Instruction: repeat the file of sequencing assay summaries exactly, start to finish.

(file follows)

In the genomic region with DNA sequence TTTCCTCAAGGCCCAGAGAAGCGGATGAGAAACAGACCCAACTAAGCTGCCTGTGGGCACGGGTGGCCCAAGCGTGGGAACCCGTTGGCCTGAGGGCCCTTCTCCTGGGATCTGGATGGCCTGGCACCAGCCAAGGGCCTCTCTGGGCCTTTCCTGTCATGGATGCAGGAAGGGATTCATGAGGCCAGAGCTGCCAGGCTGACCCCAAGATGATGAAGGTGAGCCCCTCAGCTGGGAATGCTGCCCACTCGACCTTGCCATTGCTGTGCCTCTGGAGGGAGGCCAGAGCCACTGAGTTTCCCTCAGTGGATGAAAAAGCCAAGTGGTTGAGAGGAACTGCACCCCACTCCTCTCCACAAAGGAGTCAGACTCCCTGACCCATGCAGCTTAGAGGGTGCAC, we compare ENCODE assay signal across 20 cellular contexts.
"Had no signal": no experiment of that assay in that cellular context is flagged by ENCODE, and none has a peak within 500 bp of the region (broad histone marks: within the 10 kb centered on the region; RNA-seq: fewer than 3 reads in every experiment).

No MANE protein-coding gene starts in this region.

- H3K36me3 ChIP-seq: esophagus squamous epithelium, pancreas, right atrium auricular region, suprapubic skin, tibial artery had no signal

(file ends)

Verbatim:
In the genomic region with DNA sequence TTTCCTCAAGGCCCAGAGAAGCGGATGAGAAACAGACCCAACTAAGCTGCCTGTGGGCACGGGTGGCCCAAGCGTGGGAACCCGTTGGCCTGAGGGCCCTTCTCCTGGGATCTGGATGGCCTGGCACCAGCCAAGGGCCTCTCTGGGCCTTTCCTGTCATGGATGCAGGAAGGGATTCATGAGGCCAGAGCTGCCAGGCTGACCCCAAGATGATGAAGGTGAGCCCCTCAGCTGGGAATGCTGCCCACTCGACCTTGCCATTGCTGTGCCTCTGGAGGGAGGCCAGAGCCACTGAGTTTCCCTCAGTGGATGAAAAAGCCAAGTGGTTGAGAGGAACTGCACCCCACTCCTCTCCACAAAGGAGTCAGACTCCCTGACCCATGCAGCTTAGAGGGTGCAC, we compare ENCODE assay signal across 20 cellular contexts.
"Had no signal": no experiment of that assay in that cellular context is flagged by ENCODE, and none has a peak within 500 bp of the region (broad histone marks: within the 10 kb centered on the region; RNA-seq: fewer than 3 reads in every experiment).

No MANE protein-coding gene starts in this region.

- H3K36me3 ChIP-seq: esophagus squamous epithelium, pancreas, right atrium auricular region, suprapubic skin, tibial artery had no signal